accounting firm to review financial statements of OCTG and
its affiliates as of December 31, 2013, and prepare
consolidated financials. Cragle conceded that a reviewed
financial statement is not as reliable as an audited
also testified that Tubular Ultrasound and ZEN Oil, the two
upstream 50 percent owners of OCTG, are guarantors on the
Capital One indebtedness. However, the guaranty is not booked
on any of the balance sheets because it has not been called.
Cragle also stated that he has personal guarantees on the
Wells Fargo indebtedness. McWhorter and Siverling also have
personal guarantees as to Wells Fargo. Siverling additionally
has a personal guarantee on all of the Capital One
Partners owns the land and buildings from which OCTG's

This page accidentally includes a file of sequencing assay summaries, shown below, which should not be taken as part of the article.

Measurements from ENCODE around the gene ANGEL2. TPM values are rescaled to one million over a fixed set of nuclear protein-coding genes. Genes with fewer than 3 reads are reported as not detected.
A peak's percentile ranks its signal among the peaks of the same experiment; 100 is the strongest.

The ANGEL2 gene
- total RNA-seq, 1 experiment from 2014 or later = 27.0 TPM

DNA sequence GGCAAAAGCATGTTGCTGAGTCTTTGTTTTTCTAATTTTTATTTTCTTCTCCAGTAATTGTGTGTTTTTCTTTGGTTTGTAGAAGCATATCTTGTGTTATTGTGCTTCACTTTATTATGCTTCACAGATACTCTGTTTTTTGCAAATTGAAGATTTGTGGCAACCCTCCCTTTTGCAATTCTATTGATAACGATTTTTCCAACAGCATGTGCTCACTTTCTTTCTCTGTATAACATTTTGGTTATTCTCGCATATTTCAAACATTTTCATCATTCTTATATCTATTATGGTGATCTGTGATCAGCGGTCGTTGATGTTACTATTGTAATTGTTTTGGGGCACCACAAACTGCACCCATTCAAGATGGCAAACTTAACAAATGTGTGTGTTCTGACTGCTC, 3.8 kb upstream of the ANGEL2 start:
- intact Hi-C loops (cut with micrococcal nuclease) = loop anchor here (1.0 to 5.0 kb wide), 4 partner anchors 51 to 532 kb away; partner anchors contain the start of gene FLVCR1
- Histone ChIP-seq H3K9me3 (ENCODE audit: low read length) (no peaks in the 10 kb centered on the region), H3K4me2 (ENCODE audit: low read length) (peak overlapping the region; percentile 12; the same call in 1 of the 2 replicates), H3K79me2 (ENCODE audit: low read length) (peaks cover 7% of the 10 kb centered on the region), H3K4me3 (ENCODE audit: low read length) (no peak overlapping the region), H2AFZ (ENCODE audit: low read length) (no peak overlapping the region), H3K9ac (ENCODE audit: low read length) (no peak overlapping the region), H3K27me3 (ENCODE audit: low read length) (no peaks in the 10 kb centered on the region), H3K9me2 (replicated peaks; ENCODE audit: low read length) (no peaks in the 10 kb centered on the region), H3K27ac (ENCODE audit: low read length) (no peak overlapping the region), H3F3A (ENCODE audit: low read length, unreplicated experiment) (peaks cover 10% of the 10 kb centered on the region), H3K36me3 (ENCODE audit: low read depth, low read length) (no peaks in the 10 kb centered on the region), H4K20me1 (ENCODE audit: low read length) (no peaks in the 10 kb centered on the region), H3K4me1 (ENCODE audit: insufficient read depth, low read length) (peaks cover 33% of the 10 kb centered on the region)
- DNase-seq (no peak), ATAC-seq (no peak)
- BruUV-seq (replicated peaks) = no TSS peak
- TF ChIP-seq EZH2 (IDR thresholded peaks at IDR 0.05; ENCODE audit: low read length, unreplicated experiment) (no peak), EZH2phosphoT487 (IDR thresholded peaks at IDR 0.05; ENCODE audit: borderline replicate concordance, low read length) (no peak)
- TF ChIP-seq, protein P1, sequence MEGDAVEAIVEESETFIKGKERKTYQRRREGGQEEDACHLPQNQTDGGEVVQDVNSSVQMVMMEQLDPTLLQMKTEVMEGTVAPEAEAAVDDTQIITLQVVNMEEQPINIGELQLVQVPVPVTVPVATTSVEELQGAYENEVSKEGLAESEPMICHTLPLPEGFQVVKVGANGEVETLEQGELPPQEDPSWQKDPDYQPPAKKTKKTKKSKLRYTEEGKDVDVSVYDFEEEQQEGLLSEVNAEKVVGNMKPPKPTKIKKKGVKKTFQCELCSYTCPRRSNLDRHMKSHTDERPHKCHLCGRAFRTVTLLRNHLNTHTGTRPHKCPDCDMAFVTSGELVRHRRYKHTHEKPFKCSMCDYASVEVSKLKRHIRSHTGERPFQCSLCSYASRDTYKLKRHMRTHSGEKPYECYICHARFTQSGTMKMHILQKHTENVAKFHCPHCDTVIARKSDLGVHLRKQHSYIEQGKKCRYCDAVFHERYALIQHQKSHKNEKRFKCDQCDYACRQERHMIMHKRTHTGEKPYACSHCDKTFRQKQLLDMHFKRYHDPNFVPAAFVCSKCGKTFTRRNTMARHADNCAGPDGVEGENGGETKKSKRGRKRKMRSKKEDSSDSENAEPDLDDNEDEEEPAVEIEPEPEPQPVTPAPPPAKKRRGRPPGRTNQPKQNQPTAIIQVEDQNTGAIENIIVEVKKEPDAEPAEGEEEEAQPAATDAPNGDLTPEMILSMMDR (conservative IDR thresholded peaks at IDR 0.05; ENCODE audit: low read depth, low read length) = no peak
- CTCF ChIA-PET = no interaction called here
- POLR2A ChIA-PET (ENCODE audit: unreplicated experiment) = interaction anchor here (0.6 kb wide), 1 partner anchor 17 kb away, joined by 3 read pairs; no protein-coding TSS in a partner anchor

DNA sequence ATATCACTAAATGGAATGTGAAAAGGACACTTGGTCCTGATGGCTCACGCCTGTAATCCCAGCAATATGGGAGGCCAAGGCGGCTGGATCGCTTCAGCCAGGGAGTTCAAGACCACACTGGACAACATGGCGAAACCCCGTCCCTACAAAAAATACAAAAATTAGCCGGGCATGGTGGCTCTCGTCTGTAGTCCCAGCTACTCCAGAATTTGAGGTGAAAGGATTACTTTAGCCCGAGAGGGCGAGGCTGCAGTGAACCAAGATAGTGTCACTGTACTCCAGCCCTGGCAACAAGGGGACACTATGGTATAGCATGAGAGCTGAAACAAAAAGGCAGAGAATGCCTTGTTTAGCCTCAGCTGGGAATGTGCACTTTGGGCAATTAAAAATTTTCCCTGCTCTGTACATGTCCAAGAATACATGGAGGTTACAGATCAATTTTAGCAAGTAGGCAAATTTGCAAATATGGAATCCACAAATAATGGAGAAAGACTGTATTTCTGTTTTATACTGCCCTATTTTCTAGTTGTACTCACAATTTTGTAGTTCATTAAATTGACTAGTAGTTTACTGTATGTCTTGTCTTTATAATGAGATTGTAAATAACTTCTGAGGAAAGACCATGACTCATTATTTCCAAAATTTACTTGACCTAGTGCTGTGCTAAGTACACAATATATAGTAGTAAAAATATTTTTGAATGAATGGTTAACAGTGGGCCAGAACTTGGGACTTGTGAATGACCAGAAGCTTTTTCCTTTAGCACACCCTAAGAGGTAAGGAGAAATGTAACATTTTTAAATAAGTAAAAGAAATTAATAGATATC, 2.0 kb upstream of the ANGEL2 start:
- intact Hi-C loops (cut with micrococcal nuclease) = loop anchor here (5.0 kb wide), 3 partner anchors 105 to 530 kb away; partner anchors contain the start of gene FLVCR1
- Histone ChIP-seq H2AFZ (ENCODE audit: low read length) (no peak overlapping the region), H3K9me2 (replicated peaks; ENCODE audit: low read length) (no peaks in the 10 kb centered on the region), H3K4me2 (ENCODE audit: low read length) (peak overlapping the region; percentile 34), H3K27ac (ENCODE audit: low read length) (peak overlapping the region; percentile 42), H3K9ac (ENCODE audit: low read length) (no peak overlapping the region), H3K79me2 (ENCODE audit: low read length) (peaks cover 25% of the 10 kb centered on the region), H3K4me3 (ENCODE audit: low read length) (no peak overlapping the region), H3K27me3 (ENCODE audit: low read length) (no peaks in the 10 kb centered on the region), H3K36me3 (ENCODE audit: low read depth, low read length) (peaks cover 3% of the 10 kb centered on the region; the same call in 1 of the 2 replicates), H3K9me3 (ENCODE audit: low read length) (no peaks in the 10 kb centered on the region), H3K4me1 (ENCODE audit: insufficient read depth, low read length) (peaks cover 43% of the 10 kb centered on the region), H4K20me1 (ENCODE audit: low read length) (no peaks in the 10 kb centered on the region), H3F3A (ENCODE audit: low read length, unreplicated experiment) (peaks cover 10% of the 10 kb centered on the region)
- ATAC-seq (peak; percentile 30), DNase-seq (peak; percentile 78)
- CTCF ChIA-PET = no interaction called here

operations run. In addition to having a 50 percent interest
in OCTG, Tubular Ultrasound has some legacy assets. ZEN Oil
is Tubular Ultrasound's general partner and makes all of
the management decisions. Siverling, who serves as president
of OCTG, owns 80 percent of ZEN.
acknowledged that none of the eight remaining staff employed
by OCTG would be involved in an inspection or threading job.
If OCTG got such a job, it would have to create a crew by
calling back previously laid-off employees.
questioned about how OCTG was paying for selling, general,
and administrative expenses (SG&A expenses) if the
company had no revenue, Cragle explained they were using cash
that was being collected still from prior service months.
Additionally, they have loaned money ...